I know I say this all the time, but there's a bunch of other stuff that I could've mentioned about Leprechaun 3 - dude, Scott starts turning into a leprechaun! - but I can't have this go on forever. Everything about it is just so much fun, and the movie is so self-aware that I really couldn't help but love it. It is directed well, when the plot might have been a mess in less capable hands. I love Caroline Williams, I love Arthur and Tony, and I kind of really love this movie. It absolutely fits in with the series and it's a good time. Three cherries for this one!

Wednesday, October 14, 2015

Franchise Review: Leprechaun 2 (1994)

Leprechaun 2 is the next in what I'm guessing will be a long line of weird movies in this franchise. But I think I knew that before I signed myself up to do this so I have no one to blame but myself. The movie is a bit erratic and again odd, but it's still kinda fun. However, it's also one of those movies where once is enough and you really don't need to see it again.

A thousand years ago, the nasty little leprechaun was thwarted out of getting his bride by his slave William O'Day. But the green guy put a curse on O'Day that in another thousand years he would wed someone in his bloodline. So now he's back in present day Los Angeles, seeking out young Bridget to take for his wife, and she and her boyfriend Cody - who stole one of the leprechaun's gold coins - must figure out a way to save both of themselves.

So this was definitely an interesting new place to take the Leprechaun story. I will say that it was a really good idea for the writer to give the leprechaun a different mission this time around rather than just getting his gold back, which we just saw in the first film. It's icky to think about, especially the mentions of the "wedding night" and making little leprechaun babies, but I guess everybody needs love. The setting in Los Angeles is cool, too, but they don't really take much advantage of it - definitely not in a Jason Takes Manhattan way, which might have actually been fun. Instead, we get random settings at a bar, a go-kart place, and the leprechaun's home inside a tree.

One thing that's cool to see when you're watching the movie now is all the different little cameos that pop up in the film. In one of the first scenes, Clint Howard and Kimmy Robertson (whose name I did not know until now, but whose face I've seen everywhere) play a couple of tourists; Tommy Cox of Bad Santa shows up at the bar; and perhaps most hilariously, Michael McDonald from MadTV as the guy in the espresso bar. Our main cast is a couple of unknowns who are mostly pretty good, but then again, this is Leprechaun 2 so don't look to be particularly wowed by any of the performances or anything. Shevonne Durkin is pretty cute at Bridget, and Charlie Heath as Cody is the perfect boyfriend who would do anything to save the sweet girl of his dreams. Warwick Davis returns and he's of course just as glorious as ever.

Cody's story is that he is in business with his alcoholic uncle Morty and the two of them run a sham tourist attraction called Darkside Tours. They travel to various death houses in LA, one of them being the remains of Harry Houdini's place, where the leprechaun has made his home inside the tree. Cody and Morty are therefore very good at conning and tricking people, just like the leprechaun is, so this makes for a good setup for some trickery that happens as the plot moves along. One of these tricks is getting the leprechaun drunk, because apparently they can't hold their liquor, so that's a funny and weird scene, especially with all the other little people at the bar celebrating St. Patty's Day cheering the leprechaun on, chanting "One of us, one of us!" Bit creepy. Other than that, most of the movie is just a long cat-and-mouse chase where the leprechaun shows up, the characters get away, they get to a new place, and the leprechaun shows up again. Once everybody else is dead, it's just Cody and Bridget in his treehouse where they run around for a while and keep getting lost. It's not terribly exciting.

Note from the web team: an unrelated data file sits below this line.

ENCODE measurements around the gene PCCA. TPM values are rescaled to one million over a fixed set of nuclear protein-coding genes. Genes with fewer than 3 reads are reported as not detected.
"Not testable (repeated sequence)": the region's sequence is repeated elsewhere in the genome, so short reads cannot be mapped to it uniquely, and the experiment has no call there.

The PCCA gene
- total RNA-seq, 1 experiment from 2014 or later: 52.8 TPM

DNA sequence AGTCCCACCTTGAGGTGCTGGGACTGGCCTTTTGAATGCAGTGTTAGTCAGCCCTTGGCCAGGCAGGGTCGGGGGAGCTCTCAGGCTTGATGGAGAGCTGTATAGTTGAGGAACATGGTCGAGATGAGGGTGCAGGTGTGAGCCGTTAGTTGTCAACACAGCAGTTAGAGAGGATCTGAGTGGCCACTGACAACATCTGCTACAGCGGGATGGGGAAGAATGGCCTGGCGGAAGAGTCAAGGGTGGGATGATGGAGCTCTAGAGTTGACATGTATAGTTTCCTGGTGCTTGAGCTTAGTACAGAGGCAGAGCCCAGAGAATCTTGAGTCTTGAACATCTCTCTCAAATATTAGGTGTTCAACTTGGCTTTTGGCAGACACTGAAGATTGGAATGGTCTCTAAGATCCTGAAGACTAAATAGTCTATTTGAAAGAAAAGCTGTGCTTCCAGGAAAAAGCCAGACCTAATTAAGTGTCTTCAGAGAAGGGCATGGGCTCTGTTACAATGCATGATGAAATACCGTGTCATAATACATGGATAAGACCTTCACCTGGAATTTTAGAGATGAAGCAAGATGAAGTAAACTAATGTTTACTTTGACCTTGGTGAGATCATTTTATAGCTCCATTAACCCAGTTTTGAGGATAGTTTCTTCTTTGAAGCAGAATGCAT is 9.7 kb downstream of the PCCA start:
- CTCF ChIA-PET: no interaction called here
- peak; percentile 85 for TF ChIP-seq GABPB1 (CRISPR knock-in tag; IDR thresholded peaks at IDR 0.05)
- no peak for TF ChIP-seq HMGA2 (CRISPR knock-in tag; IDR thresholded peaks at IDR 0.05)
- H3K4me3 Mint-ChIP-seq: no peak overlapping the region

Though there's nothing as awesome as the pogo stick death, Leprechaun 2 has its killing moments here and there that you won't find in many other horror films. After Morty gets him drunk at the bar, the leprechaun heads to a coffee shop to sober up, and McDonald is very rude and annoying so of course he has to die. He gets his hands impaled to the table and then dies by getting a blast of steam from the espresso machine in his face. Death by espresso machine! This is why I love horror movies. Other interesting moments are the guy who gets his finger ripped off so the leprechaun can take his gold ring ("Finger lickin' good!"); when Morty makes the fatal mistake of wishing that he had the leprechaun's gold and the pot grows inside his stomach; and the leprechaun's own death at the end when he is stabbed by wrought iron (the only thing that can hurt him) and then freaking explodes. Movies should always end with somebody exploding, I say. The guy who puts his face into the spinning blades of a lawnmower would have been cool too if they had shown any of it.

Leprechaun 2 is a movie that's fun for the moment, but it's not the best kind of sequel there is. There's nothing particular memorable about any part of it - the characters, the kills, the plot. It's not hard to see why Leprechaun 2 was the last movie of the series to be released theatrically (thanks, Wiki) but they obviously continued on with more films, so bring 'em on!